My dog is my starter baby. By Jessica Valenti for Babble.com.Jessica Valenti
Monty cried the first few nights he was home. It was annoying, and I didn’t get much sleep. I am also not a fan of the peeing. I mean, it gets everywhere. The morning feeding and walking also took place about two hours earlier than I would have liked. I work from home, so I’m accustomed to waking up whenever I want, not being forced awake by crying. Between you and me, sometimes I just let him whine and sleep the extra hour.
Luckily, Monty is a miniature Australian Shepherd, so he doesn’t take much offense.
I never thought of myself as the kind of gal who would baby her dog. I bristle when I see women with their little yappy dogs in designer gear that I couldn’t afford for myself, cooing at them to “give Mommy kisses.” I’m not a vegetarian, I don’t think animals are like people, and I don’t think you should tote dogs around in weird pet strollers or papooses. And I’m feminist, goddamn it – we only like cats! Right?
But like it or not, Monty is my baby. My starter baby.
I never really believed in the whole “biological clock” thing. It was a patriarchal construction devised to control women, a bullshit standard made to shame those of us who had the audacity not to want to breed as soon as humanly possible. Then I turned twenty-seven – and all of a sudden, frigging babies were everywhere. I could have sworn that women were reproducing at twice the normal rate. I never remembered seeing so many babies on the street and in coffee shops; strollers and Baby Bjorns always seemed to be in my eye line. And, much to my horror, I wanted one.
I started to think about the relationship I was in and how it wasn’t necessarily conducive to child-rearing. After all, Brooklyn hipsters with coke problems don’t exactly scream “daddy material.” It wasn’t long before I ditched the boy and left my Williamsburg loft, which was locally famous for impromptu, late-night parties. But looking back, I know I didn’t want a baby in any real sort of way – I wasn’t about to go get knocked up or start hopefully asking guys on our first date what they thought about children. I realized that I didn’t want a baby, I wanted to baby.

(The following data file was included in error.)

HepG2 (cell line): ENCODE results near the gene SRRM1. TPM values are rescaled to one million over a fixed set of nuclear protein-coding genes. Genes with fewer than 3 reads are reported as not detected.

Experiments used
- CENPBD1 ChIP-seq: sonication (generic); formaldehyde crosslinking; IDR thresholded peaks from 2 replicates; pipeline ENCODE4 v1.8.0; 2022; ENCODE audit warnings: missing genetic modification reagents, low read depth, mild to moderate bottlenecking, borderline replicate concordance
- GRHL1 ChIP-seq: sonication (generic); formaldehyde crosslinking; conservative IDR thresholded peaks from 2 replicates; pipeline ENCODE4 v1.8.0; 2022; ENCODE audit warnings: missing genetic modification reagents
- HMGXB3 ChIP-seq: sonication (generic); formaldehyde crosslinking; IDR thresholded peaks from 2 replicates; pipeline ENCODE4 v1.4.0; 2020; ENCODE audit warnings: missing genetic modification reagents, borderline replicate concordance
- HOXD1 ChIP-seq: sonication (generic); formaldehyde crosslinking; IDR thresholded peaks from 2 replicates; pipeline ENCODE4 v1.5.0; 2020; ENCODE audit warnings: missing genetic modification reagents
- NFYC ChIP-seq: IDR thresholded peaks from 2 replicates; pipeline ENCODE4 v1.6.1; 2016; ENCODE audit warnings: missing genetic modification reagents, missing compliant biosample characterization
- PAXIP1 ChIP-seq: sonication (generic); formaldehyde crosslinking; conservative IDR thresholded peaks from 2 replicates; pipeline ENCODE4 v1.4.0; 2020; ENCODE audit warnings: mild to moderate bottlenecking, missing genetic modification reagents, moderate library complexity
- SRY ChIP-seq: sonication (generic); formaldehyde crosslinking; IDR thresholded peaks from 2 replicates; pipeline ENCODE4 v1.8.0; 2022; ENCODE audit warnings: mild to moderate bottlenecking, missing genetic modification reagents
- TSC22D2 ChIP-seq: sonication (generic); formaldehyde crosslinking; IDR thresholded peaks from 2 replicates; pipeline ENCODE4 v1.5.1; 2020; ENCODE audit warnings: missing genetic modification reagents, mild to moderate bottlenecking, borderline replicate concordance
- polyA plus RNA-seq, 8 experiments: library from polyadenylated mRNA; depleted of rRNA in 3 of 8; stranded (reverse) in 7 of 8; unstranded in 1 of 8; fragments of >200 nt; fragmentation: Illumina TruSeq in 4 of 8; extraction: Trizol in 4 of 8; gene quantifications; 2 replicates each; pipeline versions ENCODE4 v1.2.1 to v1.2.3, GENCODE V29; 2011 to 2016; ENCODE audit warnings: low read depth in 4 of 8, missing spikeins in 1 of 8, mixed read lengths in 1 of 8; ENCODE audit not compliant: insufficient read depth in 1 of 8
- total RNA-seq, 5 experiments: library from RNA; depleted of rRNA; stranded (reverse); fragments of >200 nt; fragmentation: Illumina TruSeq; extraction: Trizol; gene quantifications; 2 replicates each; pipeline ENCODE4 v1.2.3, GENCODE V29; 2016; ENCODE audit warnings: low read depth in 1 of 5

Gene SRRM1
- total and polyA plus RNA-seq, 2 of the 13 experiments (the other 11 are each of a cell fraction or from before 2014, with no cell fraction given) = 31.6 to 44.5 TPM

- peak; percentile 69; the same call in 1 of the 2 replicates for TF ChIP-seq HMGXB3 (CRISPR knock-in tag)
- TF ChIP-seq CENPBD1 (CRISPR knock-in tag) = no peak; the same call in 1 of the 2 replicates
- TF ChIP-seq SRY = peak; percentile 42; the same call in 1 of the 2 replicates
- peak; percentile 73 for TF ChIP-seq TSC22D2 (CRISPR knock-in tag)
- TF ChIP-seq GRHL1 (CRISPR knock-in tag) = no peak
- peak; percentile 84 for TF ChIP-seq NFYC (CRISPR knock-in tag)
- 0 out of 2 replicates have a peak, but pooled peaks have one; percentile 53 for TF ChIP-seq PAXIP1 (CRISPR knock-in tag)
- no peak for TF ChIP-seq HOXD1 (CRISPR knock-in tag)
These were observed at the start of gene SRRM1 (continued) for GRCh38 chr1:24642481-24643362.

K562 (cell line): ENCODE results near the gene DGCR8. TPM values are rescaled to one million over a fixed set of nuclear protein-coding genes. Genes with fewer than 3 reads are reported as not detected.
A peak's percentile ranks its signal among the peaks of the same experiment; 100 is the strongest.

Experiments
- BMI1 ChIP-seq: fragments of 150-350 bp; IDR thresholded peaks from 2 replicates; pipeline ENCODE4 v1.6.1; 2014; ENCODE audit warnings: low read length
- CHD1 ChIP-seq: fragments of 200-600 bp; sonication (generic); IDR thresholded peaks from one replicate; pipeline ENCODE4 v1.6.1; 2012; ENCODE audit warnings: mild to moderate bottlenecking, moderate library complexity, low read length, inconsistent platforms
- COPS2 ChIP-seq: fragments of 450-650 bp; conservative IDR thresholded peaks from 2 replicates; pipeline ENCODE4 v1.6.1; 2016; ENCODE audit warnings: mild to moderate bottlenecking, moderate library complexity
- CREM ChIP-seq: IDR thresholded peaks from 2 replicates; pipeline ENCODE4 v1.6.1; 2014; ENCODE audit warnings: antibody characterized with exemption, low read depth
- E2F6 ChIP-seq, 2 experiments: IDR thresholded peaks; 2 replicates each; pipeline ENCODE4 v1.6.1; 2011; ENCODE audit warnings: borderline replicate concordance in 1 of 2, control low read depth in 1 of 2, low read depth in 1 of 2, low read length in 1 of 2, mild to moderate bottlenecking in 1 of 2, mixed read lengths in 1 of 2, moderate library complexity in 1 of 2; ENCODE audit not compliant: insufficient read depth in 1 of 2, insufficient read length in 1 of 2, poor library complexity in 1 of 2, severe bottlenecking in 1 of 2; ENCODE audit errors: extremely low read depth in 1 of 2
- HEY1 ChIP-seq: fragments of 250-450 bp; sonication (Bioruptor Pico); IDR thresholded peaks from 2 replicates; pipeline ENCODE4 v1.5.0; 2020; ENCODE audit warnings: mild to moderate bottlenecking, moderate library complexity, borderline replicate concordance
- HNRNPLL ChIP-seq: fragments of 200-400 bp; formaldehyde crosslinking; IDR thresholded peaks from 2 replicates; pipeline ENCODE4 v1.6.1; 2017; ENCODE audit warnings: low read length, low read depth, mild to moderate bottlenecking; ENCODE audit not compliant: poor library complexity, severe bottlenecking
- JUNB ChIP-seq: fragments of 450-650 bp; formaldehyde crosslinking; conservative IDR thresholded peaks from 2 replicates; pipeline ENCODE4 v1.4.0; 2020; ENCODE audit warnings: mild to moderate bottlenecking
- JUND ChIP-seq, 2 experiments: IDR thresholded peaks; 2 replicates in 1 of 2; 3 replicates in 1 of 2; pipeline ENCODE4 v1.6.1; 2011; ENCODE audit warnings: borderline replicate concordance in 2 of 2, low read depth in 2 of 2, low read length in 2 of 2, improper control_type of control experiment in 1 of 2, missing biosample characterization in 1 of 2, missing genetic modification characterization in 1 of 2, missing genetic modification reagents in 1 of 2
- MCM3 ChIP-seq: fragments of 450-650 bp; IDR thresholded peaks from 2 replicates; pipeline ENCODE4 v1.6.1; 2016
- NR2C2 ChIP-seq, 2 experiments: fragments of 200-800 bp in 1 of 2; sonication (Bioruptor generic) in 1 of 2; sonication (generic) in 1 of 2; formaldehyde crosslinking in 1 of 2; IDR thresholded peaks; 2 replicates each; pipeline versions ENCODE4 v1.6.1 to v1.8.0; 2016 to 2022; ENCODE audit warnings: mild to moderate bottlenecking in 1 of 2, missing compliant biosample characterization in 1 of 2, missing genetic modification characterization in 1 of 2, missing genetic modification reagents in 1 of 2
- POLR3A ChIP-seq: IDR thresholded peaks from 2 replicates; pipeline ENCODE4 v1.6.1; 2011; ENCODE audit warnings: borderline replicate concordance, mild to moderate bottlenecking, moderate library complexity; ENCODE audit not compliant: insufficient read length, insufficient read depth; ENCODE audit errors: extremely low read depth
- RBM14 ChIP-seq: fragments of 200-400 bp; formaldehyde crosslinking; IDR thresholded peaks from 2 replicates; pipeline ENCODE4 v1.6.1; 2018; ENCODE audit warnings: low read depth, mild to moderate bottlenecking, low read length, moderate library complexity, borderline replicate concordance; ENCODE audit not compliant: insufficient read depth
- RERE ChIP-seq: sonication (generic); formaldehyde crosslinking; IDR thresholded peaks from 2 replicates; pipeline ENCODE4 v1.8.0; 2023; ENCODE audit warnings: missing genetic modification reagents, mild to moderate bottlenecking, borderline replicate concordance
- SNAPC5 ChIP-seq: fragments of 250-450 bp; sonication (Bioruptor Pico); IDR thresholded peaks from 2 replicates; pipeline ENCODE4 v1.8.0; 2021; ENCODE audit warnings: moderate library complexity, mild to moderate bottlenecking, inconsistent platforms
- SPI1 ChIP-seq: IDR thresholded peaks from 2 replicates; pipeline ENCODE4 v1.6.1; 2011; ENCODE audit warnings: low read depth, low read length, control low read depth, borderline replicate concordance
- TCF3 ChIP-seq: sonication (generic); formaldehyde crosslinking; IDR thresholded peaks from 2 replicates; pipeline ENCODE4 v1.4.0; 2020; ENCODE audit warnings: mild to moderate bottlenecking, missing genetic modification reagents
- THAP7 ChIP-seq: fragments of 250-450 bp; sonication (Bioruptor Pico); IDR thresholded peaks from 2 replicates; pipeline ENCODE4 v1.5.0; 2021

Enter Monty. He came into my life via a very nice woman in Florida who let me adopt him after an arduous application process and hours of interviewing me and my family members. It was trying, but I’m betting it was easier than labor.
And I really must admit . . . the dog was a much better choice for me than a baby would have been. I get to let loose all of that mommy steam without the actual responsibility of a kid. It’s awesome.
Monty is furry and cute, and he will never go through a hateful teenage stage where he’ll roll his eyes at me and refuse to acknowledge my existence while in public. While he’ll chew the occasional computer wire or shoe, Monty listens to me and never talks back. He never cries in a supermarket or otherwise embarrasses me. I never have to scold him and look like a bitchy mom. And, perhaps most wonderfully, I don’t have to worry about scarring Monty for life if he catches me and my boyfriend having sex. In fact, he seems more intrigued than disturbed by the act.
Sure, I’ll be cleaning up Monty’s shit for the rest of his life, but I figure it’s small price to pay in exchange for not having to pay his college tuition. It only took a couple of weeks of getting up early and cleaning up pee that the whole baby plan was put off another couple of years.
It is, however, somewhat irksome that even as staunch feminists, my boyfriend and I have managed to fall into bizarrely traditional gender roles when it comes to Monty’s caretaking. I stay at home, coddling while blogging. I do most of the walks, the feeding, the over-excitement when he does something cute – which, naturally, is often. Andrew does the discipline, the training, and gives me a hard time for being too much of a softie. But I figure even our present Leave it Beaver model is a plus, as it gives me the opportunity to work out the traditional Mommy-Daddy roles thing before I breed for real. You just can’t lose when it comes to a starter baby.
Even better than missing out on potentially crappy kid stuff and getting unconditional love from a massively fun dog is the fact that my baby-tinted glasses are now pretty much gone. I like going to visit my young cousins, cooing at friends’ infants and then . . . well, leaving. I walk away, go home and no longer dream of toddlers with red hair. (I have a thing for gingers, so sue me.) I mean, it really only took a couple of weeks of getting up early and cleaning up pee – on my white couch, no less – that the whole baby plan was put off another couple of years.
And, dare I say it, I think having Monty will make me a better Mom one day. (Not soon, Andrew, calm down.) I’m more patient, more responsible, and much more realistic. Now if I could only resist the urge to dress Monty in a cute little sweater . . .